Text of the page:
Myanmar

A revolution is underway in Myanmar. The masses are showing immense courage in the face of brutal violence by the military junta. Workers and youth are preparing to defend themselves and allying with the organisations of oppressed ethnic groups. An armed workers' uprising and an all-out, continuous general strike must be organised to topple the murderous junta! 

The Myanmar masses continue to resist the military junta despite mass arrests and dozens of people already killed on the streets. Over one month since the military took over, the junta is still failing to restore any semblance of stability. On the contrary, class tensions are being heightened as an alliance of unions organised a second general strike in response to the military’s continued clampdown.

A powerful show of anger and opposition to the military coup launched at the beginning of February was evident on the streets of cities across Myanmar last Monday (February 22nd), as a general strike paralysed the country, from Myitkyina in the north, to Bhamo near the Chinese border, to Pyinmana in the centre.

The coup in Myanmar has unleashed a movement of revolutionary proportions. The determination of the masses to stop the military from taking over can be seen in the widespread and growing strike and protest movement that has been unleashed. The military junta clearly underestimated the level of opposition they would face.

The military coup that was carried out in Myanmar by Min Aung Hlaing, commander-in-chief of the army, on 31 January has unleashed a movement that the military were clearly not expecting. Their coup took many by surprise. No one in Myanmar was expecting it, and it also does not seem to fit with the needs of the moment. So why did it take place? In this article, we attempt to outline some of the factors that led to this sudden and sharp change in the situation.

In organising a swift coup against Aung San Suu Kyi (ASSK), Myanmar’s generals have killed the illusion, already in its death throes, of the liberalisation of Myanmar under US domination.

On 10 December, Aung San Suu Kyi, also known by some western commentators as ‘South East Asia’s Nelson Mandela’ appeared in the International Court of Justice (ICJ), the UN’s highest court, which is famous for trying war criminals and genocidal leaders. However, the saintly Aung San Suu Kyi was not, as you might expect, here to condemn Myanmar’s military junta, which for so many years oppressed her, but to defend it against accusations of the genocide of the Rohingya people. On 23 January 2020, the court reached a unanimous decision that Myanmar does have a case to answer, rejecting Aung San Suu Kyi’s arguments, and concluding that the 600,000 or so Rohingyas that remain in Myanmar are

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Ko Tun Myint Win, a peasant from Aung Thabyae village in the Patheingyi township, Mandalay Region, died in police custody on 5 May. The authorities claimed that he died due to a high fever and alcohol withdrawal syndrome, and said the family members had to request a medical record of the autopsy from them as well.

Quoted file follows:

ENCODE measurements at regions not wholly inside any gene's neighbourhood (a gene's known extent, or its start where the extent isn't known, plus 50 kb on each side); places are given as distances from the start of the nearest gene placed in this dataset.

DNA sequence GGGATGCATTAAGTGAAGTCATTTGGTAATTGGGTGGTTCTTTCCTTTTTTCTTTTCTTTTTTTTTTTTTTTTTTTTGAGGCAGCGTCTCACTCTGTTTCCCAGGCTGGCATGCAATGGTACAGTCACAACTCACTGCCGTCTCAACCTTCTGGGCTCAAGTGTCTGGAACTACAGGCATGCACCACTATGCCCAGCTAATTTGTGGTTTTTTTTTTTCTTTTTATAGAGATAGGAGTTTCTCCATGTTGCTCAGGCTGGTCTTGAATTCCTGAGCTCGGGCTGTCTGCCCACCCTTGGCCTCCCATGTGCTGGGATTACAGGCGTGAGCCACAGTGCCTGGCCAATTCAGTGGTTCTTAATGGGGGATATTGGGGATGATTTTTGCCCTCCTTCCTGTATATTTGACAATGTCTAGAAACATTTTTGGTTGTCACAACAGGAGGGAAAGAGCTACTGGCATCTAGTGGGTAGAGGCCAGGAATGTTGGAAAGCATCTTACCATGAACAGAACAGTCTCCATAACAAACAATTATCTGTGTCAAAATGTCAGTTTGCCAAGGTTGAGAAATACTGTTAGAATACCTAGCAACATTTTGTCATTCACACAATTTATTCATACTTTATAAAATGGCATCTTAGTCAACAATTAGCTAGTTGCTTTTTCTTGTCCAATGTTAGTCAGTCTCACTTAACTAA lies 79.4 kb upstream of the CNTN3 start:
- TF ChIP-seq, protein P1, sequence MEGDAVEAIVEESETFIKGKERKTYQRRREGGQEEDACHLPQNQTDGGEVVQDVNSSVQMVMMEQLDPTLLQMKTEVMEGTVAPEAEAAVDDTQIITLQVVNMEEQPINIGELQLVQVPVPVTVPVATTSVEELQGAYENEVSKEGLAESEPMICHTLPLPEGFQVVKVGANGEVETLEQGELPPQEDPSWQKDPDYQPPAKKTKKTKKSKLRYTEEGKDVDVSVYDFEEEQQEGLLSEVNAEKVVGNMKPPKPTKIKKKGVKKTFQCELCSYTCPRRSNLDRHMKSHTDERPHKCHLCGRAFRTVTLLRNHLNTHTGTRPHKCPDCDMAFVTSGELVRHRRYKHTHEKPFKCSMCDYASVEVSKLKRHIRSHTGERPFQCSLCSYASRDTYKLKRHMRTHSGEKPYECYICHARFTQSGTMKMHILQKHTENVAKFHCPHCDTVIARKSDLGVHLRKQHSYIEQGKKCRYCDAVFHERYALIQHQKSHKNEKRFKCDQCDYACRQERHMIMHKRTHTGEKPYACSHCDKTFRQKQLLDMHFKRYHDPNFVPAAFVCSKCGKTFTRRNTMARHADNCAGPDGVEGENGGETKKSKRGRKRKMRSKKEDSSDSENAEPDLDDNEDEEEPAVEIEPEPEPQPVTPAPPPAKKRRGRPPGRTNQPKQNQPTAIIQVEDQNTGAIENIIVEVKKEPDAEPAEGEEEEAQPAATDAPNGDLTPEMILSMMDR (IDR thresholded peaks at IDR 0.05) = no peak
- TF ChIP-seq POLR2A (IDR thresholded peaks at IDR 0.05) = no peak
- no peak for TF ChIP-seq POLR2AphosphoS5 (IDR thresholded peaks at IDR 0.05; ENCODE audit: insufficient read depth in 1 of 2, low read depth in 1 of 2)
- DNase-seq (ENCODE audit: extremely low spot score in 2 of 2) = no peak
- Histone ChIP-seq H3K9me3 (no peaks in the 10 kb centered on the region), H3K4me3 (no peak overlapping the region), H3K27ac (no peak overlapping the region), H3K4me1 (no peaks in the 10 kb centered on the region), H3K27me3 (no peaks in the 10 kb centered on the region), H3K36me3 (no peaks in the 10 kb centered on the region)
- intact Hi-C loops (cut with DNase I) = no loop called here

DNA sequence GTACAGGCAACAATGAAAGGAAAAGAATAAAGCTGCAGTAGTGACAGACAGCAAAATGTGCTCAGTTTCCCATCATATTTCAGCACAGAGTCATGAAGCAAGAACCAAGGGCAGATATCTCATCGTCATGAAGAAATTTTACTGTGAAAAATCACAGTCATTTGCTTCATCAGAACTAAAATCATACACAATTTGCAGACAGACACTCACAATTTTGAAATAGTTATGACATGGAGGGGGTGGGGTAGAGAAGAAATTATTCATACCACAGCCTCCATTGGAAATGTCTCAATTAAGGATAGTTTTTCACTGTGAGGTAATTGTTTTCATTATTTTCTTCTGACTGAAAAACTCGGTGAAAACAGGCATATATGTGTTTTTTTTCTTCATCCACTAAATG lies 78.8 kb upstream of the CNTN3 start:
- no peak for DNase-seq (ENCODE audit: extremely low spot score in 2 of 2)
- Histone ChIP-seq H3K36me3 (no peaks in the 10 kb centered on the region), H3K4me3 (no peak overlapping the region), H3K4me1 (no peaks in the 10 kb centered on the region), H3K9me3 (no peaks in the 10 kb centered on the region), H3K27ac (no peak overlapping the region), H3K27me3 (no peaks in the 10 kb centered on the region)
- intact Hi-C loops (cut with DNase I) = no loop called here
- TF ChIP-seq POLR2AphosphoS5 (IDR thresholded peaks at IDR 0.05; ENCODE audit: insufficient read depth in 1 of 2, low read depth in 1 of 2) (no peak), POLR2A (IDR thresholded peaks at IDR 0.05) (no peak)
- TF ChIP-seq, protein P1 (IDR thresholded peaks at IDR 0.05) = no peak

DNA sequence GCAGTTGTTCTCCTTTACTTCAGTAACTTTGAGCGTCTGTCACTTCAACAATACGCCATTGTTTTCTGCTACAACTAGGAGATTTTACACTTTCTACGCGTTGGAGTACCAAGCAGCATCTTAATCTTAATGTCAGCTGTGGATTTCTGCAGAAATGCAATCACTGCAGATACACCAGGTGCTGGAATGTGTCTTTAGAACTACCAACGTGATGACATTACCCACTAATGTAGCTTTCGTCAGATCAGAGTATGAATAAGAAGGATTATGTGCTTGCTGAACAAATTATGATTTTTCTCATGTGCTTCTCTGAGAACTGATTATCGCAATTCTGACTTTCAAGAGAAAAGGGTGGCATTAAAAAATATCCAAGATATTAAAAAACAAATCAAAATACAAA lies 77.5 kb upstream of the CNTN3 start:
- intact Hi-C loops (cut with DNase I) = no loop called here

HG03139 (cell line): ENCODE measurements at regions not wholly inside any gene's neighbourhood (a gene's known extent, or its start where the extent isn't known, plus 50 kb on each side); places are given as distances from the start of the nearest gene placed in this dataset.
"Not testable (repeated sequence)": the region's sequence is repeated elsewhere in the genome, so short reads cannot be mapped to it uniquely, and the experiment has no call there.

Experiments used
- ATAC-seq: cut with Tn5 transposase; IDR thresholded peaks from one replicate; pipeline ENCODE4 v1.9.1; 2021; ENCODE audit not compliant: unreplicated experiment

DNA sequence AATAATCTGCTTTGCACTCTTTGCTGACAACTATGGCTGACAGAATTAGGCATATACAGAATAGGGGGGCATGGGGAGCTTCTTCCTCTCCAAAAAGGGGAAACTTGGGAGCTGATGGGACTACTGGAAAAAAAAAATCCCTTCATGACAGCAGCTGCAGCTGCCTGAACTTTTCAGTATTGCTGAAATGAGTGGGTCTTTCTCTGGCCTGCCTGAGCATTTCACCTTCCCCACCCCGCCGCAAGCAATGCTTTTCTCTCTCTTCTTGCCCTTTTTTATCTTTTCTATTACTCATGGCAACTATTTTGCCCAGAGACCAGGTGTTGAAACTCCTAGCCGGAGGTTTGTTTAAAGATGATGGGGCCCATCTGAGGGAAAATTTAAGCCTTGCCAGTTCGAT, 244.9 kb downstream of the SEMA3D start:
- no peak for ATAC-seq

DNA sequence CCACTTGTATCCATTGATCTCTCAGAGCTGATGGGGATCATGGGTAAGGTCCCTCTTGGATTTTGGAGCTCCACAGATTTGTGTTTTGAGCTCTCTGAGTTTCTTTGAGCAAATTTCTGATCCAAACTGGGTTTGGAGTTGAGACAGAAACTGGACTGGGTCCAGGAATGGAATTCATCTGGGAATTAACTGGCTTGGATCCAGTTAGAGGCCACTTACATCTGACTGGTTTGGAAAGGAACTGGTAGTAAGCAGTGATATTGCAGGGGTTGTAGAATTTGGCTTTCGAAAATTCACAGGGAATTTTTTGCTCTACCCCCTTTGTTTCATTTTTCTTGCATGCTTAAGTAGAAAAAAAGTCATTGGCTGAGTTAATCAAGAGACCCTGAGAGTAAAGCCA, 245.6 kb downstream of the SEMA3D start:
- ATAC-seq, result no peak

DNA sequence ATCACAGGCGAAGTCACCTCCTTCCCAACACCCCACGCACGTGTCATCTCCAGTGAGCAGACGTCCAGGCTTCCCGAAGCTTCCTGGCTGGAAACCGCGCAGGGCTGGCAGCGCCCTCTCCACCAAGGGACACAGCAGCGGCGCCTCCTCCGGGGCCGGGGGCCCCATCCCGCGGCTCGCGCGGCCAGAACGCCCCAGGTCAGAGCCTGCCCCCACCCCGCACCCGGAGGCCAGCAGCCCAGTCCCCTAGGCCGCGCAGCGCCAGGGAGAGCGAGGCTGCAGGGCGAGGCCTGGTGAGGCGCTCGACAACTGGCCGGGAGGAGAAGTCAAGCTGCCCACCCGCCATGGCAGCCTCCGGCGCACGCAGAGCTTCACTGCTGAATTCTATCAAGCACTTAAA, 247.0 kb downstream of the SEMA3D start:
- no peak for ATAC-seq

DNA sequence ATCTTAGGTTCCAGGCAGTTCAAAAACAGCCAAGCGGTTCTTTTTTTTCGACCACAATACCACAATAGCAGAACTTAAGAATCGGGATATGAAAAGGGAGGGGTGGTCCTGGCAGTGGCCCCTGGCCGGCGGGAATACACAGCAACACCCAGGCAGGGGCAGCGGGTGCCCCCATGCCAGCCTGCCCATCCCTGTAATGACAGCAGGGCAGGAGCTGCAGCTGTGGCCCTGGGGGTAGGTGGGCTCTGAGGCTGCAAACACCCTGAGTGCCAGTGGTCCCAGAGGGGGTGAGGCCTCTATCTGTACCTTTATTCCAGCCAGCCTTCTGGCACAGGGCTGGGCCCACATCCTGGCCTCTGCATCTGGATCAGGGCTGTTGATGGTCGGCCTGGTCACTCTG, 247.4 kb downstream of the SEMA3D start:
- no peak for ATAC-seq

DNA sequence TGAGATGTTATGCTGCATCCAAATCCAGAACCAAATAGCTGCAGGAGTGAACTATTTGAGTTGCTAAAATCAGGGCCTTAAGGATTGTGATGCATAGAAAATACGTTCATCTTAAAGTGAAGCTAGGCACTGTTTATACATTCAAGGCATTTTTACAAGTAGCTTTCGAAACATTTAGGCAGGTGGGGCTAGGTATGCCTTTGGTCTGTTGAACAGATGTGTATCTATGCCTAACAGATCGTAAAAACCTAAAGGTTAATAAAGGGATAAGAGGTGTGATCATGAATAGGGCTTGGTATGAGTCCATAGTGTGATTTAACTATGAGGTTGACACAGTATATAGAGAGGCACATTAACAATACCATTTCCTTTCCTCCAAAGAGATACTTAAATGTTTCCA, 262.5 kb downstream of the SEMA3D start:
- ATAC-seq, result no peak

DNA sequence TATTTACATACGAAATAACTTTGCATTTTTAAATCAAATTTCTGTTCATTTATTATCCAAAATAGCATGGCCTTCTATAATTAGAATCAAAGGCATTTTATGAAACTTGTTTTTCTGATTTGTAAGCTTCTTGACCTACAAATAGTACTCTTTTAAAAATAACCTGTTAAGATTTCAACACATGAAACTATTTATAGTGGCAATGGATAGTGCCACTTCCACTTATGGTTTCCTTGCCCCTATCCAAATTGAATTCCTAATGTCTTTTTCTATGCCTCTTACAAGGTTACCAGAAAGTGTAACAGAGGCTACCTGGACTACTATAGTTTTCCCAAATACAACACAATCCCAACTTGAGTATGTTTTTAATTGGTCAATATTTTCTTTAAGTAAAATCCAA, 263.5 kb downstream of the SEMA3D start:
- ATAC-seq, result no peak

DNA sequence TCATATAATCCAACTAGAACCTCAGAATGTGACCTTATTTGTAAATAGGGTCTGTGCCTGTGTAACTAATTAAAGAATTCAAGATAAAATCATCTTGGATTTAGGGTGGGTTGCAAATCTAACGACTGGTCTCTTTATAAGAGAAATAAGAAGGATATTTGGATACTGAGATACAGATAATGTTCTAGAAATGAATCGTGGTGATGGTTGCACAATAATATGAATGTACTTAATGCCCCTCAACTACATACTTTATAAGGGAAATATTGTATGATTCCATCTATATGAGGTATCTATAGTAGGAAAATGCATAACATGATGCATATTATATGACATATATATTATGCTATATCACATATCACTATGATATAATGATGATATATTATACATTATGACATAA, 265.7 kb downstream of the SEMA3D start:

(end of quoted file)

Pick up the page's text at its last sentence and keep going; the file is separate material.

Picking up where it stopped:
Numerous land grabbings have taken place in Burma. More than 50 percent of these have been carried out by the military and governmental departments. The rest have been committed by their lackeys and the foreign capitalists. Numerous peasant struggles have been taking place in Burma for their farmland, communal land and roads, and communal forests. Among those cases, the recent peasant protest in Aung Thbyae village in the Patheingyi township, Mandalay Region, deserves special mention.

Today, In Defence of Marxism is proud to publish for the first time a number of articles in the Burmese language. They have been sent to us by the Social Democratic United Front (SDUF) in Myanmar (formerly Burma), an organisation that took an active part in the student protests against the military dictatorship, together with the Burma Federation of Student Unions.

Thousands have been killed and hundreds of thousands of defenceless Rohingya Muslims are fleeing the brutal onslaught of Myanmar's armed forces. In the middle of all this, we have the western media’s darling “democrat” and Nobel Peace Prize winner, Aung San Suu Kyi.

In the past few months, the international media has been diligently covering the story of rickety boats full of Rohingya Muslims who are desperately trying to flee sectarian violence and systematic state persecution from Myanmar.

An important strike wave erupted recently in the Burmese textile industry. The workers have been resisting the brutal response of the military regime.

More people have been killed in Myanmar (Burma) as the military try and hold back the wave of protest. But pressure is building up on the regime. Whether it will clamp down firmly or move in the direction of negotiations depends on the power of the movement in the coming days.